This bothered me in the whole Proposition 8 campaign in California about gay marriage: the opponents were willing to spend huge sums to defeat the measure, and yet they fight bitterly to hide their donor lists.  The opponents of Prop. 8 claimed to fear physical retaliation from gay rights supporters; do the Republican super-PAC donors fear crowds of angry Democrats, with pitchforks and torches? 

What do these donors, the ones donating to the super-PACs, fear?  I have to conclude that they fear the publicity that would be associated with donating money to this or that super-PAC. They want to accomplish a political end but they don't want their fellow citizens to know.  This way lies the end of the American Republic; this way lies dictatorship.  And we won't even know who the dictator is.

On the other question:  Is the Republican Party so anxious to block the DISCLOSE Act of 2012 because it doesn't want its general constituents to know who are the major donors to whom it will owe allegiance if elected?  Fits right in with the donors' reluctance, doesn't it?

If you aren't willing to put your name on your political actions, doesn't that say that there's something wrong with them?

I have just become a citizen co-sponsor of the DISCLOSE Act of 2012, which is supported by (among many others) the League of Women Voters.  I urge all of you to consider supporting this act, and to tell your representatives in Congress to pass it.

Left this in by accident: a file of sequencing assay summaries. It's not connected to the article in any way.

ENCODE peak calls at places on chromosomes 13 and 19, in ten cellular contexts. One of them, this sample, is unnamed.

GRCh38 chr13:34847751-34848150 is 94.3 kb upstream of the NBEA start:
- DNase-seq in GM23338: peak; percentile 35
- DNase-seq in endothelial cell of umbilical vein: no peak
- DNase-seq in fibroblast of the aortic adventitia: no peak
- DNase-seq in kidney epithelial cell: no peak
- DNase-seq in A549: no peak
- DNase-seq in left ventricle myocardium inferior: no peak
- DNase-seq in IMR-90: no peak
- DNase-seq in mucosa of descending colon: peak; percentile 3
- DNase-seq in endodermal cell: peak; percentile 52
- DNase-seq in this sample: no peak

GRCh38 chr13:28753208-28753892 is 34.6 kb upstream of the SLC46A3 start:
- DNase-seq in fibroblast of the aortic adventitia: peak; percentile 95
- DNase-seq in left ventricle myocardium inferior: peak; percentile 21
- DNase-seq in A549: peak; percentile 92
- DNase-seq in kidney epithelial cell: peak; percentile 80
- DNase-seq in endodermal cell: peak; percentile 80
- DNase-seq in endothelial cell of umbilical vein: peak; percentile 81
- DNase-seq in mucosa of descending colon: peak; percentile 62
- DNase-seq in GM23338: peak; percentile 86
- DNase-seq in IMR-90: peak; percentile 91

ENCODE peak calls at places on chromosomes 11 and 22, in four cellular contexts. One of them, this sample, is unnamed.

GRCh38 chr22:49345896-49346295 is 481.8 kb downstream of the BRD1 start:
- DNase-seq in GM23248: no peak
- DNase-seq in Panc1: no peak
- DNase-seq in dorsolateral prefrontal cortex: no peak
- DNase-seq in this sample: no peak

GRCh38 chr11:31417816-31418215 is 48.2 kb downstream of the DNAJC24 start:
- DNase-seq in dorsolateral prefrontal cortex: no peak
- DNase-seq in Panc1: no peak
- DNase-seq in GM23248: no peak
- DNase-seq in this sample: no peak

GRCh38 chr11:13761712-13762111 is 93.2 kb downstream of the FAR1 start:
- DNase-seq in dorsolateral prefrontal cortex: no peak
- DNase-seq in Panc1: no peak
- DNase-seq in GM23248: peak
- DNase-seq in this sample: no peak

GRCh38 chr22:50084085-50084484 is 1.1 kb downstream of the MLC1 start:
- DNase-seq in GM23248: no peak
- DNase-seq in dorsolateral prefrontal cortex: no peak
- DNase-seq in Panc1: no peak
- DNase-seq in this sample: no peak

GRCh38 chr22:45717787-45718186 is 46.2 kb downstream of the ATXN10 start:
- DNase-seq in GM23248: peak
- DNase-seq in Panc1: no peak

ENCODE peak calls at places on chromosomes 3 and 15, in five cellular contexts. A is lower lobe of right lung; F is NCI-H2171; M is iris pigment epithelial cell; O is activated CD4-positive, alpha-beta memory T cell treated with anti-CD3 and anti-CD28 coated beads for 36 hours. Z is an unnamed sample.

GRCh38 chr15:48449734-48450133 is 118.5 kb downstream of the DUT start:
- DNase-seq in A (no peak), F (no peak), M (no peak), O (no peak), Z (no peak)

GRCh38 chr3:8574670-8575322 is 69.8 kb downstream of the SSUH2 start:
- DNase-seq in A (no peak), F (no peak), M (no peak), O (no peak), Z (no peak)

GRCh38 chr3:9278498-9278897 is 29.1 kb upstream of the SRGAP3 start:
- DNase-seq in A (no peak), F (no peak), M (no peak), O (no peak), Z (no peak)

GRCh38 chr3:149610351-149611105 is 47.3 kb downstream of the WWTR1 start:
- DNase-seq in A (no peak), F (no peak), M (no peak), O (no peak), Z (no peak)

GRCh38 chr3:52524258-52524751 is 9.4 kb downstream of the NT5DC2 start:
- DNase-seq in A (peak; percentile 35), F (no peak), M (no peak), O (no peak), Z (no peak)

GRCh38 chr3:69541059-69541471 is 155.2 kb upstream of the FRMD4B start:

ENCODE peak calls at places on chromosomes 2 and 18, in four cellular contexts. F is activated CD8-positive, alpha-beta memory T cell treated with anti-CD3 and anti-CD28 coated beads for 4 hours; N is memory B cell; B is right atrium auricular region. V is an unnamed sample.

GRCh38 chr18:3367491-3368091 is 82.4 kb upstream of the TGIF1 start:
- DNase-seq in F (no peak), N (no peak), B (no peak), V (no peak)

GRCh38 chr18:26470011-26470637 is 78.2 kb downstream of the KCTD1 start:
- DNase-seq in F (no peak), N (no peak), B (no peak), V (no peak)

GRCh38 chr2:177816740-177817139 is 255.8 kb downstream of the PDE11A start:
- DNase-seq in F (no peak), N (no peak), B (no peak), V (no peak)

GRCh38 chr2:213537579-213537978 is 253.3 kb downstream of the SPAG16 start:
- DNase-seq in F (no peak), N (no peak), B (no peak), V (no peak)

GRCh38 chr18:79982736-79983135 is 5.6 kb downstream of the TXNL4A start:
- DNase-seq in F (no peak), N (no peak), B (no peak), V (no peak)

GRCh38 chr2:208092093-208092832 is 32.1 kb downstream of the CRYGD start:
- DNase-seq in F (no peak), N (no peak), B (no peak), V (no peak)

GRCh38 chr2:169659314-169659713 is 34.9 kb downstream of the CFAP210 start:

Friday, May 11, 2012

They Never Learn

In the fall of 2008, I wrote a couple of posts (The Sorceror's Apprentice, What a Week) about the joys of credit-default swaps (CDSs), a wonderful financial instrument which lets you take out insurance against the issuer of a bond going broke and failing to redeem the bond.  The amusing thing about CDSs was and is that you don't have to own the bond to buy the CDS - in effect you can bet on a bankruptcy that you have no other stake in.  This instrument was part of what brought down the world financial system over the next two years.

I'm therefor Not Amused to discover that JP Morgan Chase has just lost $2 billion through the actions of a rogue trader (nicknamed "The London Whale") who was betting on - guess what! - right, CDSs. 

This isn't the first time a large bank has lost a huge amount of money due to the actions of a single inadequately supervised idiot, or does anyone else remember the name Nick Leeson?  Nick Leeson's bets brought down Baring's Bank, which had successfully done business as a merchant bank since 1765.  The bank was broken up and no longer exists.  I'll be interested to see what happens to JP Morgan Chase, especially since it is one of the 4 or 5 "too big to fail" companies that the U.S. Government has evidently decided they'll have to subsidize.